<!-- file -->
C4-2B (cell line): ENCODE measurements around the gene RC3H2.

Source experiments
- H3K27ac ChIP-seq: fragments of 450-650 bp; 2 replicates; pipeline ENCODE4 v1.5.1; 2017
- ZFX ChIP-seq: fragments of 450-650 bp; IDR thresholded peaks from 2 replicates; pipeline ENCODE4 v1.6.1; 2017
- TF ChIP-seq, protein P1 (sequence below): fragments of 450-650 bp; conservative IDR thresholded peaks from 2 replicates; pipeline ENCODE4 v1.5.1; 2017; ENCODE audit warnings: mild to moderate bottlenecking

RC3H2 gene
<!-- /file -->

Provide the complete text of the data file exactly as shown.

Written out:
C4-2B (cell line): ENCODE measurements around the gene RC3H2.

Source experiments
- H3K27ac ChIP-seq: fragments of 450-650 bp; 2 replicates; pipeline ENCODE4 v1.5.1; 2017
- ZFX ChIP-seq: fragments of 450-650 bp; IDR thresholded peaks from 2 replicates; pipeline ENCODE4 v1.6.1; 2017
- TF ChIP-seq, protein P1 (sequence below): fragments of 450-650 bp; conservative IDR thresholded peaks from 2 replicates; pipeline ENCODE4 v1.5.1; 2017; ENCODE audit warnings: mild to moderate bottlenecking

RC3H2 gene